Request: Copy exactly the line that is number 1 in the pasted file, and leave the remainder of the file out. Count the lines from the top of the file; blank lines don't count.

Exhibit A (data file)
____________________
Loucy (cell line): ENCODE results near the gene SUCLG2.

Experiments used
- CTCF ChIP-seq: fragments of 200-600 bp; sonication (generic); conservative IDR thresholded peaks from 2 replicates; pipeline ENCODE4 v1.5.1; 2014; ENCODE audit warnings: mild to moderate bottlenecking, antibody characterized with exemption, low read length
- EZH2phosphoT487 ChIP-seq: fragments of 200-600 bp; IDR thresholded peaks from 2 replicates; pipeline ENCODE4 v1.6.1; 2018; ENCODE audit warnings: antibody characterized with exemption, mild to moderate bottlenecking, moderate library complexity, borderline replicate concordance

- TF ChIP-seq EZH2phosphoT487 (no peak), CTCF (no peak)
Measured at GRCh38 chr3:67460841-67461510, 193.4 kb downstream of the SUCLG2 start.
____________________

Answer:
Loucy (cell line): ENCODE results near the gene SUCLG2.